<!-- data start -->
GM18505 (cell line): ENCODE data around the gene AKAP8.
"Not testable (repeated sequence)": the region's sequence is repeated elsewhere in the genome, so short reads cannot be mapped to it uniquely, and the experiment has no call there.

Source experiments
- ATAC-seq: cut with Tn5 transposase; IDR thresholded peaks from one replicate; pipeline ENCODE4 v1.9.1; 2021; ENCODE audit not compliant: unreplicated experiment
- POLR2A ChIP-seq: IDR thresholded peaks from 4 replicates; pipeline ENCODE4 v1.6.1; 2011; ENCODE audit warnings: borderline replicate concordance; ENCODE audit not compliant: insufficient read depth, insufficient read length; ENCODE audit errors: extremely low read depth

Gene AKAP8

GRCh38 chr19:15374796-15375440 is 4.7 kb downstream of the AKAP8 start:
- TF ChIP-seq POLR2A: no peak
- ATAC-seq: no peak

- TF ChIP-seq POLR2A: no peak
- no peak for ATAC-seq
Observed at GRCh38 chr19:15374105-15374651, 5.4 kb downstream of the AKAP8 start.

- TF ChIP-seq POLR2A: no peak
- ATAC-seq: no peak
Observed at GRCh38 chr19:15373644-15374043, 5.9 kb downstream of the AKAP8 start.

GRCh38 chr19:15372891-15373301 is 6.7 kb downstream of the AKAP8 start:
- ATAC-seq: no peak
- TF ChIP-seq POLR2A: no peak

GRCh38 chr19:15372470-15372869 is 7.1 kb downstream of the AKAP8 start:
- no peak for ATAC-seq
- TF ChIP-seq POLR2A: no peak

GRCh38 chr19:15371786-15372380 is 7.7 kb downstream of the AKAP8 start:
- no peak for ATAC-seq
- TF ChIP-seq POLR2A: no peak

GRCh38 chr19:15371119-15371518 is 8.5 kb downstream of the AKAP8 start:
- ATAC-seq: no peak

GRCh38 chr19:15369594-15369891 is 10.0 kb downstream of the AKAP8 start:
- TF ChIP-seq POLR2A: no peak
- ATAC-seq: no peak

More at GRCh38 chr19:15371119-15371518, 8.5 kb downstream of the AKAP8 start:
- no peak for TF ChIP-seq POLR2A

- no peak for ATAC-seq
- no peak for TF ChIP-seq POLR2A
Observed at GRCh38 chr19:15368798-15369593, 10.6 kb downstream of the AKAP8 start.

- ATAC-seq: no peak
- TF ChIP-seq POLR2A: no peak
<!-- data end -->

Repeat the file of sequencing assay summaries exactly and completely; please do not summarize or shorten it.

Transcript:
GM18505 (cell line): ENCODE data around the gene AKAP8.
"Not testable (repeated sequence)": the region's sequence is repeated elsewhere in the genome, so short reads cannot be mapped to it uniquely, and the experiment has no call there.

Source experiments
- ATAC-seq: cut with Tn5 transposase; IDR thresholded peaks from one replicate; pipeline ENCODE4 v1.9.1; 2021; ENCODE audit not compliant: unreplicated experiment
- POLR2A ChIP-seq: IDR thresholded peaks from 4 replicates; pipeline ENCODE4 v1.6.1; 2011; ENCODE audit warnings: borderline replicate concordance; ENCODE audit not compliant: insufficient read depth, insufficient read length; ENCODE audit errors: extremely low read depth

Gene AKAP8

GRCh38 chr19:15374796-15375440 is 4.7 kb downstream of the AKAP8 start:
- TF ChIP-seq POLR2A: no peak
- ATAC-seq: no peak

- TF ChIP-seq POLR2A: no peak
- no peak for ATAC-seq
Observed at GRCh38 chr19:15374105-15374651, 5.4 kb downstream of the AKAP8 start.

- TF ChIP-seq POLR2A: no peak
- ATAC-seq: no peak
Observed at GRCh38 chr19:15373644-15374043, 5.9 kb downstream of the AKAP8 start.

GRCh38 chr19:15372891-15373301 is 6.7 kb downstream of the AKAP8 start:
- ATAC-seq: no peak
- TF ChIP-seq POLR2A: no peak

GRCh38 chr19:15372470-15372869 is 7.1 kb downstream of the AKAP8 start:
- no peak for ATAC-seq
- TF ChIP-seq POLR2A: no peak

GRCh38 chr19:15371786-15372380 is 7.7 kb downstream of the AKAP8 start:
- no peak for ATAC-seq
- TF ChIP-seq POLR2A: no peak

GRCh38 chr19:15371119-15371518 is 8.5 kb downstream of the AKAP8 start:
- ATAC-seq: no peak

GRCh38 chr19:15369594-15369891 is 10.0 kb downstream of the AKAP8 start:
- TF ChIP-seq POLR2A: no peak
- ATAC-seq: no peak

More at GRCh38 chr19:15371119-15371518, 8.5 kb downstream of the AKAP8 start:
- no peak for TF ChIP-seq POLR2A

- no peak for ATAC-seq
- no peak for TF ChIP-seq POLR2A
Observed at GRCh38 chr19:15368798-15369593, 10.6 kb downstream of the AKAP8 start.

- ATAC-seq: no peak
- TF ChIP-seq POLR2A: no peak